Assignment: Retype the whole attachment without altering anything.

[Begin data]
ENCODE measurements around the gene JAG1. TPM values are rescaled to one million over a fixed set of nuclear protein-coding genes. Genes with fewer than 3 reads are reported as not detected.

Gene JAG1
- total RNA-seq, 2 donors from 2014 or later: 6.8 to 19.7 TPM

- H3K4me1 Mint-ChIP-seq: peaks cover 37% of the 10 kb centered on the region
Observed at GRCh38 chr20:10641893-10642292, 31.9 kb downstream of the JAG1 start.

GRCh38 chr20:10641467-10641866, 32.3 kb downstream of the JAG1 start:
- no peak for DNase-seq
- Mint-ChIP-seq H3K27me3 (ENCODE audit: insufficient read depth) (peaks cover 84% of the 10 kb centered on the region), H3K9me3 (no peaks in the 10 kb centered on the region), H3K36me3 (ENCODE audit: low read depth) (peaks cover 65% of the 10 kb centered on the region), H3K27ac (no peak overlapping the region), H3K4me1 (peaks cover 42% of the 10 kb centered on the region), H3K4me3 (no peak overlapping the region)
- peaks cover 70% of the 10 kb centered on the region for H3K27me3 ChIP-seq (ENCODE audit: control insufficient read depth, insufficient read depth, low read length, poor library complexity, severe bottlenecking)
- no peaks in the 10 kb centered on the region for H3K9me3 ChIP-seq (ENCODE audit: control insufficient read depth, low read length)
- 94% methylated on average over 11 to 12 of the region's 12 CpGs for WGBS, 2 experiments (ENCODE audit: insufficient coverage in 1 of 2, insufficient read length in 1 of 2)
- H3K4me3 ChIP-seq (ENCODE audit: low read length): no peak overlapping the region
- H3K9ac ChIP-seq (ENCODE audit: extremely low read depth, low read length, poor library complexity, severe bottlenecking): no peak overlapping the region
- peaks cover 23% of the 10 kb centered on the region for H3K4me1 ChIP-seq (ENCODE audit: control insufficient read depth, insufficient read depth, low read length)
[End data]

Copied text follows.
ENCODE measurements around the gene JAG1. TPM values are rescaled to one million over a fixed set of nuclear protein-coding genes. Genes with fewer than 3 reads are reported as not detected.

Gene JAG1
- total RNA-seq, 2 donors from 2014 or later: 6.8 to 19.7 TPM

- H3K4me1 Mint-ChIP-seq: peaks cover 37% of the 10 kb centered on the region
Observed at GRCh38 chr20:10641893-10642292, 31.9 kb downstream of the JAG1 start.

GRCh38 chr20:10641467-10641866, 32.3 kb downstream of the JAG1 start:
- no peak for DNase-seq
- Mint-ChIP-seq H3K27me3 (ENCODE audit: insufficient read depth) (peaks cover 84% of the 10 kb centered on the region), H3K9me3 (no peaks in the 10 kb centered on the region), H3K36me3 (ENCODE audit: low read depth) (peaks cover 65% of the 10 kb centered on the region), H3K27ac (no peak overlapping the region), H3K4me1 (peaks cover 42% of the 10 kb centered on the region), H3K4me3 (no peak overlapping the region)
- peaks cover 70% of the 10 kb centered on the region for H3K27me3 ChIP-seq (ENCODE audit: control insufficient read depth, insufficient read depth, low read length, poor library complexity, severe bottlenecking)
- no peaks in the 10 kb centered on the region for H3K9me3 ChIP-seq (ENCODE audit: control insufficient read depth, low read length)
- 94% methylated on average over 11 to 12 of the region's 12 CpGs for WGBS, 2 experiments (ENCODE audit: insufficient coverage in 1 of 2, insufficient read length in 1 of 2)
- H3K4me3 ChIP-seq (ENCODE audit: low read length): no peak overlapping the region
- H3K9ac ChIP-seq (ENCODE audit: extremely low read depth, low read length, poor library complexity, severe bottlenecking): no peak overlapping the region
- peaks cover 23% of the 10 kb centered on the region for H3K4me1 ChIP-seq (ENCODE audit: control insufficient read depth, insufficient read depth, low read length)